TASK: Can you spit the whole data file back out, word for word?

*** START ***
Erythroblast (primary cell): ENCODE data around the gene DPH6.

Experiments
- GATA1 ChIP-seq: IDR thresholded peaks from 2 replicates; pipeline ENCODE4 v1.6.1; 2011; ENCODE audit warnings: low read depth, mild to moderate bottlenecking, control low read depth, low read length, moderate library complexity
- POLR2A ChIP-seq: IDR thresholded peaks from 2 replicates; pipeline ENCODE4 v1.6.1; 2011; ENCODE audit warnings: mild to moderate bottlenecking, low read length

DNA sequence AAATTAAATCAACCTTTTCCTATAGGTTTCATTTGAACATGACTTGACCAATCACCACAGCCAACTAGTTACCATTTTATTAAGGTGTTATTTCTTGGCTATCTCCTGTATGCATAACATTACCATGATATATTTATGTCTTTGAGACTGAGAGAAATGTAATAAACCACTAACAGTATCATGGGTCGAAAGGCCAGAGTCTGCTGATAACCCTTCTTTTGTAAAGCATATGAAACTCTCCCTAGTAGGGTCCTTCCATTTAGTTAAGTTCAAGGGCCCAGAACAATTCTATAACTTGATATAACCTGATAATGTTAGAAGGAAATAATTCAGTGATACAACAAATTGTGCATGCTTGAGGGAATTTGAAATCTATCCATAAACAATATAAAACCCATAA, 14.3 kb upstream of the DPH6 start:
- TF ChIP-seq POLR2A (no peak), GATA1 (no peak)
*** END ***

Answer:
Erythroblast (primary cell): ENCODE data around the gene DPH6.

Experiments
- GATA1 ChIP-seq: IDR thresholded peaks from 2 replicates; pipeline ENCODE4 v1.6.1; 2011; ENCODE audit warnings: low read depth, mild to moderate bottlenecking, control low read depth, low read length, moderate library complexity
- POLR2A ChIP-seq: IDR thresholded peaks from 2 replicates; pipeline ENCODE4 v1.6.1; 2011; ENCODE audit warnings: mild to moderate bottlenecking, low read length

DNA sequence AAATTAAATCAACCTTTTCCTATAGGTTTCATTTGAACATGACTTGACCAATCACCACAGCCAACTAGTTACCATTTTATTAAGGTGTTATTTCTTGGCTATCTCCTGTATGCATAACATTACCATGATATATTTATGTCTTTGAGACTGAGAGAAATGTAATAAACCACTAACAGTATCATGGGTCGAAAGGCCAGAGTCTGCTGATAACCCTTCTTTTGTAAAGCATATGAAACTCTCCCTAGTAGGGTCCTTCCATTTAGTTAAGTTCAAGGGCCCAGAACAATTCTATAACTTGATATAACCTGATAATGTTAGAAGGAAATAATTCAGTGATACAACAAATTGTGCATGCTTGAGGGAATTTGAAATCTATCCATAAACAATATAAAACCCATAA, 14.3 kb upstream of the DPH6 start:
- TF ChIP-seq POLR2A (no peak), GATA1 (no peak)